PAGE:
Tuesday, 18 October 2011
Aggie's Granny’s scones
It's taken me a couple of days to get the recipe I promised you from Aggie MacKenzie's new book. I went for these scones because they look so delicious and involve so few ingredients. I suspect there's more to them than meets the eye - they look so fabulously light but have a go. This is what Aggie says about them:
"These are legendary. My mother’s mother made them almost daily (bread was a once-a-week delivery in the remote north-west of Scotland) and they were eaten with crowdie, which is a cream cheese that’s sharp and dense. My mother does these too, and they are the talk of the area. And of course it’s the recipe I always use. A few ingredients to get together, sure, but my goodness the results are unbeatable."
Prep: 15 minutes
Cook: around 10 minutes
Makes 16 scones
40g/1½oz/3 tbsp butter
1 level tbsp golden (light corn) syrup
1 medium egg
300ml/10fl oz/1¼ cups buttermilk (if you can get it) or milk
450g/1lb/3¼ cups plain (all-purpose) flour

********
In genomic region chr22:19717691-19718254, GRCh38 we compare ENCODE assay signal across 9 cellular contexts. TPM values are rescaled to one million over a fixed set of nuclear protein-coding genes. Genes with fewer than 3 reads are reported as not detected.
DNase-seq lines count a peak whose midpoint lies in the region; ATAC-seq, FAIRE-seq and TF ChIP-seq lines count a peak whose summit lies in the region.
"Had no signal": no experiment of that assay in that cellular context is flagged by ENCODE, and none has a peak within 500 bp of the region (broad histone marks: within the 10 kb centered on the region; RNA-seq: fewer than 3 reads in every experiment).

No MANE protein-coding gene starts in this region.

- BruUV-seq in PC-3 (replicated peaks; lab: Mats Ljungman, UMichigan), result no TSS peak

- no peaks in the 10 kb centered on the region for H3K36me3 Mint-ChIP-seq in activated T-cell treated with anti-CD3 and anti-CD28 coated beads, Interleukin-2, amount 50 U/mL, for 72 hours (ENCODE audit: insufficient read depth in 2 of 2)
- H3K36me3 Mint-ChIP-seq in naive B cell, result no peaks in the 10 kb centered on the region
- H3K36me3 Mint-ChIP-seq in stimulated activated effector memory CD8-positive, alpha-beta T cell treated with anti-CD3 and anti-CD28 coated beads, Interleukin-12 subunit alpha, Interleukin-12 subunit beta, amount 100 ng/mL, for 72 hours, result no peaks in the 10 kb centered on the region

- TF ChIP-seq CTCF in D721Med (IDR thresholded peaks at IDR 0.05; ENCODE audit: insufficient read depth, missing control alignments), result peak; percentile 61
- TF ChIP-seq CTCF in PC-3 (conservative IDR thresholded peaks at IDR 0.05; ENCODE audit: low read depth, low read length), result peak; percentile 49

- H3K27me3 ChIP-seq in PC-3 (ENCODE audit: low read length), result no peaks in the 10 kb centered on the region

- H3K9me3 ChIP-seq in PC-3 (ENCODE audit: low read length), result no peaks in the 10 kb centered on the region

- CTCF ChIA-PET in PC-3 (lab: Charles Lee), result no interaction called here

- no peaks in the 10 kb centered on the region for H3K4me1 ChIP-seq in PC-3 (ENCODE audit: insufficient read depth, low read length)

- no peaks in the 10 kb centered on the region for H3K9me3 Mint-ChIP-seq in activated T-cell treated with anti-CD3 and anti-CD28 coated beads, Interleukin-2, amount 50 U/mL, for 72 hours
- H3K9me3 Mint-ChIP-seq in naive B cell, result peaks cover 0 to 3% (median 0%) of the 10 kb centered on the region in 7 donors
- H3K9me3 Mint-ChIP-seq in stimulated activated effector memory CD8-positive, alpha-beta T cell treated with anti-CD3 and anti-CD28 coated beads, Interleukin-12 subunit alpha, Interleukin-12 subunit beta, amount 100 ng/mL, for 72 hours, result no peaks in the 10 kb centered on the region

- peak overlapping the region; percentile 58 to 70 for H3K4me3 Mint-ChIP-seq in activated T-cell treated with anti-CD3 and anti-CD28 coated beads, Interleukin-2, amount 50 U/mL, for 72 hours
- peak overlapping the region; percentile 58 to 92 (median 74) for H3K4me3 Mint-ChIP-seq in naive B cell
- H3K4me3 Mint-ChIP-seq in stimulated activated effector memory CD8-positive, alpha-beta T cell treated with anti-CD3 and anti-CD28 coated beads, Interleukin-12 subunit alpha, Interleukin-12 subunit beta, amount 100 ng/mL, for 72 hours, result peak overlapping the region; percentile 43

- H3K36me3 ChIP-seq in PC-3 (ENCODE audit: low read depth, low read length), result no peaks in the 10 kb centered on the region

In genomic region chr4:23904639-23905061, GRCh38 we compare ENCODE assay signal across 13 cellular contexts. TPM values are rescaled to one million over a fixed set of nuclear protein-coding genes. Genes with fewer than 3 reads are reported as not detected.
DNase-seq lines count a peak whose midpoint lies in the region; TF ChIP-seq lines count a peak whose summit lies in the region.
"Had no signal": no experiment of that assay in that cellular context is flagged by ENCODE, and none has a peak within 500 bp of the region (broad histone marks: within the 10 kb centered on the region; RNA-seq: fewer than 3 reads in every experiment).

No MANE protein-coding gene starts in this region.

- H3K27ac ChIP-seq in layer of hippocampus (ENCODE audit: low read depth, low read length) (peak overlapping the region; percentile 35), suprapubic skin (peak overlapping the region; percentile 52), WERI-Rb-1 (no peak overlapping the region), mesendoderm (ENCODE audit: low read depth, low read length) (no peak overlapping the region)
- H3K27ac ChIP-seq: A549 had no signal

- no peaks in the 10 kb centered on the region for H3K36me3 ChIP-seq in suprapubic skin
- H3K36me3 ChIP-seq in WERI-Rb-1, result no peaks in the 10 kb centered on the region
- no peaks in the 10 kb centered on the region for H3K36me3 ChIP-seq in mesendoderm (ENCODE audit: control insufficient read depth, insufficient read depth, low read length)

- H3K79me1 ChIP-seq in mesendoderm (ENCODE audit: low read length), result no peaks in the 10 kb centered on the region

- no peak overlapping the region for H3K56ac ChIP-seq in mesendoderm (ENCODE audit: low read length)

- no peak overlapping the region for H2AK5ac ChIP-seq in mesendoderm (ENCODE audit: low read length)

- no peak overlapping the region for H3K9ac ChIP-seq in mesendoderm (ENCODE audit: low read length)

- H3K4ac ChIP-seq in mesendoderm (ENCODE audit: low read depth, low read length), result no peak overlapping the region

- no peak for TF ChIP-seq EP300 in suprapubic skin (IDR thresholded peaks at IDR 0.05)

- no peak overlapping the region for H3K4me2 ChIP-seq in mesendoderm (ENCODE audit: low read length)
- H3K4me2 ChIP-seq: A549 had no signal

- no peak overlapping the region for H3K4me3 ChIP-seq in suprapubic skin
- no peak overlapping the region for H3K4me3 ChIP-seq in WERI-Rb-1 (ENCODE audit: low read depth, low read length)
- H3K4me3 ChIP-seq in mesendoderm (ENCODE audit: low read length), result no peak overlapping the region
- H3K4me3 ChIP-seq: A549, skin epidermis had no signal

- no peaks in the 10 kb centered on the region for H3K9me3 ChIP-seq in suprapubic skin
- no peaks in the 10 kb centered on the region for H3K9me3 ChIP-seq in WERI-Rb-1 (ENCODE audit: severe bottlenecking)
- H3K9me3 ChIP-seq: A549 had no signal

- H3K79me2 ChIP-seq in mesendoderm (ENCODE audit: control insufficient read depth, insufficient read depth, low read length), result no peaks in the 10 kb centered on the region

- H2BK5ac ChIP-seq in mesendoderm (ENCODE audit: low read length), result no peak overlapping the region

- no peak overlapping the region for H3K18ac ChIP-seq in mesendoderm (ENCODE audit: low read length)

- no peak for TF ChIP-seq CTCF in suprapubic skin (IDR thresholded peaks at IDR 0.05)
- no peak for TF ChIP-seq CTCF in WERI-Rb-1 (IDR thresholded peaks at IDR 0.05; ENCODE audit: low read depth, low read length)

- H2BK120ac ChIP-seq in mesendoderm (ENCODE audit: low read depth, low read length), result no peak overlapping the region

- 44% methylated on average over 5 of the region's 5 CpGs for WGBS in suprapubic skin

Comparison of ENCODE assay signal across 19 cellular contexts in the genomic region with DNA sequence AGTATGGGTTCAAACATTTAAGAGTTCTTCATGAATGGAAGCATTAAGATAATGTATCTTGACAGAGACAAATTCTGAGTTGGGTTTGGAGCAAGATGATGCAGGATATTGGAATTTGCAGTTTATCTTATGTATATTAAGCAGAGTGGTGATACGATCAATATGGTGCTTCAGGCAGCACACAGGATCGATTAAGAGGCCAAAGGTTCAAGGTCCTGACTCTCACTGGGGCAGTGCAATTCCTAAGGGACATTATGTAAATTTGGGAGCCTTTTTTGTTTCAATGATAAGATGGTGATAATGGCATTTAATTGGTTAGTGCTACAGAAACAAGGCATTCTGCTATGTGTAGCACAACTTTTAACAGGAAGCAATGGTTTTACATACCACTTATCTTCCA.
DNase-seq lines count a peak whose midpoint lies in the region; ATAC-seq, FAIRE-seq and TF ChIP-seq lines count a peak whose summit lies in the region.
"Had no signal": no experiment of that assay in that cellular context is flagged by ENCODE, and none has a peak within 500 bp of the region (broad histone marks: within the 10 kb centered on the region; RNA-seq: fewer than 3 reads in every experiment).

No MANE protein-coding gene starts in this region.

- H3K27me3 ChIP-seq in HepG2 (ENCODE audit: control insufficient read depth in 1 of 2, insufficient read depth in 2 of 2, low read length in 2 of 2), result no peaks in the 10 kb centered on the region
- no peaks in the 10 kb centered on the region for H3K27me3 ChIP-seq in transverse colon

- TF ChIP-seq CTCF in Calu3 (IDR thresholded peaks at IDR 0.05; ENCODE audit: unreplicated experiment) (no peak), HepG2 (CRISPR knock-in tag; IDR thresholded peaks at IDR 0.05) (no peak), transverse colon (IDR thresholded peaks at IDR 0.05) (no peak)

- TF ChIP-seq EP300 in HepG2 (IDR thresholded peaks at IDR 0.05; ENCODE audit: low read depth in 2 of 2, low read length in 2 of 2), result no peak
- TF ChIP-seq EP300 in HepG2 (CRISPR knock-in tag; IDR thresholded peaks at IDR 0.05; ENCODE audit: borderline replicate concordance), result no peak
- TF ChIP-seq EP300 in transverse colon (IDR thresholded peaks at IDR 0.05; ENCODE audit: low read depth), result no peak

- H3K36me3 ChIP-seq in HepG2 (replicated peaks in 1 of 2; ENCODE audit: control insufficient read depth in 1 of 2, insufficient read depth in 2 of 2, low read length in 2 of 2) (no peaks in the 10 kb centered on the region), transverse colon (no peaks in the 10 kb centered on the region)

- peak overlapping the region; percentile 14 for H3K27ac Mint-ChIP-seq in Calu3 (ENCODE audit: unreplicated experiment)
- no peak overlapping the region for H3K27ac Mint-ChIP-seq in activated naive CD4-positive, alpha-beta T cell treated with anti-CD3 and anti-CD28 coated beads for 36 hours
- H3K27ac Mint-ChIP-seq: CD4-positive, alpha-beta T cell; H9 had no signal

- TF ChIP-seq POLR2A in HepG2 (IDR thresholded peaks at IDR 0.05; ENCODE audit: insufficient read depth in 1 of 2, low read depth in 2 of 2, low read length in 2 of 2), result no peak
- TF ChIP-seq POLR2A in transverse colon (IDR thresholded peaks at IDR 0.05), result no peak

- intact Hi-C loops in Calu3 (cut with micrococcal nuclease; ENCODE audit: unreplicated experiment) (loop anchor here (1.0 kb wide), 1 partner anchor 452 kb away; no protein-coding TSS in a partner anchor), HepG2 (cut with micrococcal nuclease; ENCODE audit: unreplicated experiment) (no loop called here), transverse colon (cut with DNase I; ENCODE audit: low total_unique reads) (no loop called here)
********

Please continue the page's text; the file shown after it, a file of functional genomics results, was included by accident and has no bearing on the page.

1 tsp bicarbonate of soda (baking soda)
1 heaped tsp cream of tartar
1 heaped tsp salt
Preheat the oven to the hottest setting (Have checked this with Aggie who says 240°C/Gas 9) and place a large baking sheet inside. Melt the butter and syrup together in a pan. Mix the egg and buttermilk together. Put the dry ingredients in a large bowl. Add both the wet mixtures to the dry ingredients and stir with a large metal spoon. (If you use milk instead of buttermilk, the mix might seem too wet but fear not.)
Have lots of flour on your work surface and empty the mix on to it. Sprinkle on a good layer of flour. Gently roll out into a rough circle about 2cm/¾in thick. Cut up into 16 pieces; some will be square, some will be corners, but they’ll all taste gorgeous.
Arrange on the hot baking sheet (no need to grease), spaced a little apart. Put in the oven for about 7-8 minutes until nicely golden. Cool on a wire rack.
From Aggie's Family Cookbook, published by Pavilion Books, price £20.